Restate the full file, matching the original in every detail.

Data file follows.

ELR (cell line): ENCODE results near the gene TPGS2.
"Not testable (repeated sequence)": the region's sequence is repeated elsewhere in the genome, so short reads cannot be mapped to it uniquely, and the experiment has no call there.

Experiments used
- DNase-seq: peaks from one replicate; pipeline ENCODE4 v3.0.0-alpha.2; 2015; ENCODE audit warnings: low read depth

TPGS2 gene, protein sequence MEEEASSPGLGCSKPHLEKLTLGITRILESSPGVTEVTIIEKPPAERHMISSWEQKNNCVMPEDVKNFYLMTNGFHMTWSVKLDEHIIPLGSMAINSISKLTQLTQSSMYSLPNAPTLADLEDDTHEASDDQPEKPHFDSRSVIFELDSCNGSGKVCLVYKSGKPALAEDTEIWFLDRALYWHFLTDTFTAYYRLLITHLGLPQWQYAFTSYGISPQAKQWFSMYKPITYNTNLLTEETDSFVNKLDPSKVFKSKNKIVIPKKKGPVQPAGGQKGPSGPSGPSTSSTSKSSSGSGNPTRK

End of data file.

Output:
ELR (cell line): ENCODE results near the gene TPGS2.
"Not testable (repeated sequence)": the region's sequence is repeated elsewhere in the genome, so short reads cannot be mapped to it uniquely, and the experiment has no call there.

Experiments used
- DNase-seq: peaks from one replicate; pipeline ENCODE4 v3.0.0-alpha.2; 2015; ENCODE audit warnings: low read depth

TPGS2 gene, protein sequence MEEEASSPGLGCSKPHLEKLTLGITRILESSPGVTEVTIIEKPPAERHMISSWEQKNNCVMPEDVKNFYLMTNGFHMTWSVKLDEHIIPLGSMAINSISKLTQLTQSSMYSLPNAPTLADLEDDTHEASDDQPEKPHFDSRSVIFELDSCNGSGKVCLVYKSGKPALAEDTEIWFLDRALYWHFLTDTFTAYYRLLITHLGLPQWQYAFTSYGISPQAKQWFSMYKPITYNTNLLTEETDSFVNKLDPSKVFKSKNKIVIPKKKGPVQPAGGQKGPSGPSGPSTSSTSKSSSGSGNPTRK